It’s rare that I book much before I leave for a trip. However, a bit of research before you go is never a bad idea. After all, that’s why you’re here right? When Tom and I started planning out trip 6 week South East Asian Adventure we did some research on Laos and stumbled on a company called Green Discovery – Adventure and Eco-Tourism (….thank you internet).
We were instantly drawn to their 3 Day/2 night Tree Top Explorer Tour at the Jungle Hotel Paksong. Zip lining through the jungle along raging waterfalls and sleeping in tree houses high above the forest floor sounds pretty good right? Yep, that’s what we thought too.
The Jungle Hotel can only be reached by foot on a trek through coffee plantations and lush forest. No cars, no noise, no fumes! Sounding better and better isn’t it? But there were two things that held back our excitement at our discovery.
- The tour was a weeeee bit more expensive than 2 broke backpackers hoped to spend
- To guarantee a place on the tour, you needed to book and pay a deposit in advance… and the payment system seemed a little dodgy.
But we weren’t about to let that stop us.
We were lucky that we hadn’t left for our trip yet so we were able to re-evaluate our budget to accommodate the tour. So we took a chance, picked a date and sent our money from Australia off to Laos in hope that when we arrived in Pakse in a few months’ time that would be heading off on our jungle adventure and not hanging our heads over our 50c beer Laos cursing ourselves for being so foolish.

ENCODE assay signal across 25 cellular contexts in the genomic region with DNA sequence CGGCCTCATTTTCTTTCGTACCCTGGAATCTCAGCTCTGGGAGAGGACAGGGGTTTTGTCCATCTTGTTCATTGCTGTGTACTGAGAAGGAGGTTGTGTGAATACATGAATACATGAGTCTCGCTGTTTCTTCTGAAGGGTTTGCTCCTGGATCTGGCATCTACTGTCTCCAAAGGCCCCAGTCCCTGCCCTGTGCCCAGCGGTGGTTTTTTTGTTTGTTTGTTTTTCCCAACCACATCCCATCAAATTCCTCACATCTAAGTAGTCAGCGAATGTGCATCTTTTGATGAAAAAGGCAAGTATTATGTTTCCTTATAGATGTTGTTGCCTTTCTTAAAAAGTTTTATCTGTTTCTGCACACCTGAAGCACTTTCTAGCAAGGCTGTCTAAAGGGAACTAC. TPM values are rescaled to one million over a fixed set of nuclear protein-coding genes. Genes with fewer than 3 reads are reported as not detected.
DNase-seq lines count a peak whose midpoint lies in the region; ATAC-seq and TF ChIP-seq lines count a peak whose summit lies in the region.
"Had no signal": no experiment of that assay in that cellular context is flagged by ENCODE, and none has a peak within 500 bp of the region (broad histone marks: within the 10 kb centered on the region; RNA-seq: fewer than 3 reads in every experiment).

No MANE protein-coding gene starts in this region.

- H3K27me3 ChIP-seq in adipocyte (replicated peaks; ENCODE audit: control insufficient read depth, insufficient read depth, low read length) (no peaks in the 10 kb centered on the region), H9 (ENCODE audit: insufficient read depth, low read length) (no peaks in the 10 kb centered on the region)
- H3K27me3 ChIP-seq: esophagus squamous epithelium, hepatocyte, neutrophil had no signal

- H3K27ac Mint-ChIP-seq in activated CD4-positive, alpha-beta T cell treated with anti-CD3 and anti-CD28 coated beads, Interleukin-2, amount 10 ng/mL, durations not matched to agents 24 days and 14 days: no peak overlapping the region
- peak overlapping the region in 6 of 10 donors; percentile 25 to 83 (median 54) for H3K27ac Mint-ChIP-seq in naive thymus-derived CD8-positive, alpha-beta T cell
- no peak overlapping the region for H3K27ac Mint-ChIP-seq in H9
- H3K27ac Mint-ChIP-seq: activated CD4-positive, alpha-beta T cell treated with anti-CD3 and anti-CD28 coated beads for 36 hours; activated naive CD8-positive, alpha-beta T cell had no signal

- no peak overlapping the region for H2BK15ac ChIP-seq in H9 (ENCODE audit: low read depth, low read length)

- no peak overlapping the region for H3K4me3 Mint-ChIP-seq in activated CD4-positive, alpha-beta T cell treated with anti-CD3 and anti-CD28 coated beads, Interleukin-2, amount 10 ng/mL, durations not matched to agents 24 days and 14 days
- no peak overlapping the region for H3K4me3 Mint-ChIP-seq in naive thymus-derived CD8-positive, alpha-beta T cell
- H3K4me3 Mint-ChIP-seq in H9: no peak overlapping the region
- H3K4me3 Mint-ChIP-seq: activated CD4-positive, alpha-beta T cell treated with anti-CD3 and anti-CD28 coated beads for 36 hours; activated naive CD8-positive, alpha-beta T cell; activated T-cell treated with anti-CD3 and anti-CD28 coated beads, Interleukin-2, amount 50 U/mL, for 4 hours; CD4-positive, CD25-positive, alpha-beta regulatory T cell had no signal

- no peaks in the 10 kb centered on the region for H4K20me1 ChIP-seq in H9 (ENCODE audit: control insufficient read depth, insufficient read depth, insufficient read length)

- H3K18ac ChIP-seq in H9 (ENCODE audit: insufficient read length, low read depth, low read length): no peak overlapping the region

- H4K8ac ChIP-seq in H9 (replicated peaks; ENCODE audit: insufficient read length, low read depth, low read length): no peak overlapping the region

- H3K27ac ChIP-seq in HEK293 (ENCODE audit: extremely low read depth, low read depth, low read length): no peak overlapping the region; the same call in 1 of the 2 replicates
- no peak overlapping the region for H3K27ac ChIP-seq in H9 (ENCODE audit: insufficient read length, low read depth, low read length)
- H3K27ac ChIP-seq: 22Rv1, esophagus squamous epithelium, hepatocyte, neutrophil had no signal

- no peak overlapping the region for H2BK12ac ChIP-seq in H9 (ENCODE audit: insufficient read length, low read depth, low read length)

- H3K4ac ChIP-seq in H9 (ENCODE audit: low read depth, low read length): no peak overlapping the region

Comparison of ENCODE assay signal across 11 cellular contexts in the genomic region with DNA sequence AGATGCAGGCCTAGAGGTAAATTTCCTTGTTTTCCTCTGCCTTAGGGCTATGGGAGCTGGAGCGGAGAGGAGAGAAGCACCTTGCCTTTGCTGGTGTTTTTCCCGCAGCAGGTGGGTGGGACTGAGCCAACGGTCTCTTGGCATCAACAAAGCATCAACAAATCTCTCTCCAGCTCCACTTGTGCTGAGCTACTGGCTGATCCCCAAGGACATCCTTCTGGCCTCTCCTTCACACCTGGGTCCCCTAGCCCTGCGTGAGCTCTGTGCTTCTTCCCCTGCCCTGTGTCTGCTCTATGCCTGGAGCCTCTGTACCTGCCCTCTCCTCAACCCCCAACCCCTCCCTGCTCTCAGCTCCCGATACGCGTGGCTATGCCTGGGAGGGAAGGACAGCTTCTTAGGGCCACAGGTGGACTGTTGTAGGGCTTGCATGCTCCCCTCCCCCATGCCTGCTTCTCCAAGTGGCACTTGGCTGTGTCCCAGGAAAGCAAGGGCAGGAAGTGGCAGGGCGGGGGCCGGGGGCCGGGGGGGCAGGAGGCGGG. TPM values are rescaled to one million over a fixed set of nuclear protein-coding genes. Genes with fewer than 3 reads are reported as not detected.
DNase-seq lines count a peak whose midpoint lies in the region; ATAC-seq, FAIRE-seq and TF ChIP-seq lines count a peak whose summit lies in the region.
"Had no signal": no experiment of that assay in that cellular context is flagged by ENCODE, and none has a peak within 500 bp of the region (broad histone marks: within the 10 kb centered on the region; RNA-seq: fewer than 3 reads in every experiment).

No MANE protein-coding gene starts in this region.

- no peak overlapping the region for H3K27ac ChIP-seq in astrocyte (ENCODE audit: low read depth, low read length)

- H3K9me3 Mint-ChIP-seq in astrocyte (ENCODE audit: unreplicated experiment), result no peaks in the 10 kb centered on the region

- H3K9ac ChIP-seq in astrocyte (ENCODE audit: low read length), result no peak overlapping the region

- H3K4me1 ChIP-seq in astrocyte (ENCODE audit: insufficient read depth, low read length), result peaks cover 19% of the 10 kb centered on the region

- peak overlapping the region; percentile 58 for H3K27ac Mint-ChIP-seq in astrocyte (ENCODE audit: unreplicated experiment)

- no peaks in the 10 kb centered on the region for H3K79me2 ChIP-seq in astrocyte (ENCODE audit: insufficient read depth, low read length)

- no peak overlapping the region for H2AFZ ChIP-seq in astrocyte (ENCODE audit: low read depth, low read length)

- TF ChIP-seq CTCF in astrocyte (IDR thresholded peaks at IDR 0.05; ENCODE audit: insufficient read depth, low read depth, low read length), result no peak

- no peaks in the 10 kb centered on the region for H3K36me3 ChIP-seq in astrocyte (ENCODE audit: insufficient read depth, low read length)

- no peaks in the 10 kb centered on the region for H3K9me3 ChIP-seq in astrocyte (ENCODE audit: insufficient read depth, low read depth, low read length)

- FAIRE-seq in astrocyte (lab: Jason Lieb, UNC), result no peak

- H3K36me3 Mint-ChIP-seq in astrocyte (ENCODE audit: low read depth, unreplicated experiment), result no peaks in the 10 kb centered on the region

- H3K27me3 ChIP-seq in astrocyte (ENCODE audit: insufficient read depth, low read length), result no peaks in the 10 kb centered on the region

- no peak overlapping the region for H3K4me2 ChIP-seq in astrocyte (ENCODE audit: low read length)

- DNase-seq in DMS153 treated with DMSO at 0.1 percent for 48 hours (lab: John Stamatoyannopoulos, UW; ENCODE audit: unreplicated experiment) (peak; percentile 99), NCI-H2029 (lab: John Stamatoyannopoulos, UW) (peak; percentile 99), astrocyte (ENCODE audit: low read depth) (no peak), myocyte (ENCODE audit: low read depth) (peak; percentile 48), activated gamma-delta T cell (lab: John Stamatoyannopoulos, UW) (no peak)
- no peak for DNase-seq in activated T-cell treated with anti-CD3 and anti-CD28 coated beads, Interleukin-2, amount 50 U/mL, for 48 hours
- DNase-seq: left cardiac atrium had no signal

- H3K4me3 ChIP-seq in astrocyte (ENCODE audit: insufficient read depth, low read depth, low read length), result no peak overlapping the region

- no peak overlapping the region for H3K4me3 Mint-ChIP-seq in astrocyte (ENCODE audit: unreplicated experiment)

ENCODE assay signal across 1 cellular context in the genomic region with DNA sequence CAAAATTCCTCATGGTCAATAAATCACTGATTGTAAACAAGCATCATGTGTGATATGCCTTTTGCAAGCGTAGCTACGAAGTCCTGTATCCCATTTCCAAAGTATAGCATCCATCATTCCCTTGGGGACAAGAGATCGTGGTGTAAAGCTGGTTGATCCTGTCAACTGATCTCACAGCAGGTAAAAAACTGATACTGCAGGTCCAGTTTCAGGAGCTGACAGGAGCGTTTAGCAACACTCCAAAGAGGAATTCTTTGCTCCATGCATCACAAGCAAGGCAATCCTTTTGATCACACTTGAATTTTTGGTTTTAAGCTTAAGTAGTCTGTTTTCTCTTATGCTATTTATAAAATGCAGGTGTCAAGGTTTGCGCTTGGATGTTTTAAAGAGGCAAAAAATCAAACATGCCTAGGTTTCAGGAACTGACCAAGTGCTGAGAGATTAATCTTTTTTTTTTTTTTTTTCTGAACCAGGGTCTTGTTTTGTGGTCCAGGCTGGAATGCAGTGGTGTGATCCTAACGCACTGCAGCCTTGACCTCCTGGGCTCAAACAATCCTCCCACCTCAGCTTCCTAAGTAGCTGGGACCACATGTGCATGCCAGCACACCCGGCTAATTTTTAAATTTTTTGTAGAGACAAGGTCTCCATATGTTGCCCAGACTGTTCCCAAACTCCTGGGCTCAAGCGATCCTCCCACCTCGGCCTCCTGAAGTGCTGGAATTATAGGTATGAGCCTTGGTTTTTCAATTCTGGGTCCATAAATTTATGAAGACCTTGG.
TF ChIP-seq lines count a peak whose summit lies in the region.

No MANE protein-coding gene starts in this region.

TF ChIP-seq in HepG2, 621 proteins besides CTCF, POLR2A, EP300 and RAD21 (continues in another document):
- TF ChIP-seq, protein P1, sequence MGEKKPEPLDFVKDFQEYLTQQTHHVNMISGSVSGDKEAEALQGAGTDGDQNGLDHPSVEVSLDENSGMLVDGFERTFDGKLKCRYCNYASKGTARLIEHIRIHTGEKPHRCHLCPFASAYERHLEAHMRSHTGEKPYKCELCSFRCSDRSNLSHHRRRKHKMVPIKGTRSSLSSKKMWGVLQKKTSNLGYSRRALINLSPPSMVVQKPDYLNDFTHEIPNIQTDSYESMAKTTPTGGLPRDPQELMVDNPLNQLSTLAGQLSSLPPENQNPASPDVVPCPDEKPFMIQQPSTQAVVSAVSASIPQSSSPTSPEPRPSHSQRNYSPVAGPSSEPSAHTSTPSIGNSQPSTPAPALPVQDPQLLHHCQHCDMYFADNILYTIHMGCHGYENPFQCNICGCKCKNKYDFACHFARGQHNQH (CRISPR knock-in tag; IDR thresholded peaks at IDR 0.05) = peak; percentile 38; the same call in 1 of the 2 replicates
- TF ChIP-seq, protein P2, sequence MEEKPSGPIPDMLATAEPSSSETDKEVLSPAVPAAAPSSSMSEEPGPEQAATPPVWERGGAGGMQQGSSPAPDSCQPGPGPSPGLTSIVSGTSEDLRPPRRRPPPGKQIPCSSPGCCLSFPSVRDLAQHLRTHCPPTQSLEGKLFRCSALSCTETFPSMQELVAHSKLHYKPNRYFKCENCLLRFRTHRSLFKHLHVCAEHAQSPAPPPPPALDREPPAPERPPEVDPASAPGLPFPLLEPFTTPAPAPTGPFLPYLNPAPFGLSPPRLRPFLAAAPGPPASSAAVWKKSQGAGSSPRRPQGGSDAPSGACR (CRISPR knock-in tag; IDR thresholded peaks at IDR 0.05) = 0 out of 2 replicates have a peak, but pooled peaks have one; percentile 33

And guess what? It paid off!
Tom outside the Supermarket in Ban Nongluang Village where we set off on our journey
The tour departed the town of Pakse in the south of Laos. Our group consisted of Tom and I, the Green discovery Guide and a German couple . We took a bus to the small town of Ban Nangluang, a place where if your legs are long enough to reach the pedals then you are old enough to drive. We were issued with our safety gear for the next three days. 2 local guides from the town joined us on our expedition.
Kids driving in Ban Nangluang
Then we hiked. And we hiked. And we hiked some more through coffee plantations into the jungle. Through streams and down a steep slippery gorge in 100% humidity. We eventually stopped for lunch by the side of a waterfall. Our local guides pull out a rolled up banana leaf full of delicious, much-needed food. In Laos, locals eat sticky rice with every meal and use the rice to pick up vegetables and meat and place in the mouth. So we tried to give this a red hot go, much to the amusement of our guides (thank god for hand sanitizer though).
Lunch by the water fall
After what seemed like hours we finally got far enough into the gorge to begin zip lining. The next 2 hours were spent flying from side to side of the gorge making our descent to the Jungle hotel located halfway down. This is what we came for.
Our accommodation that you can only access via zip line
But how hard is it really?
Now while zip lining 30 times on lines up to 500m long sounds like a breeze, I need to be real with you for a moment. While this was one of the most incredible experiences of our South East Asian Adventure, it was hardly a walk in the park. This was the most physically challenging experiences of my life. It was three days of hiking. While you can zip line down , you can’t zip line back up. The only way out is to hike and rock climb.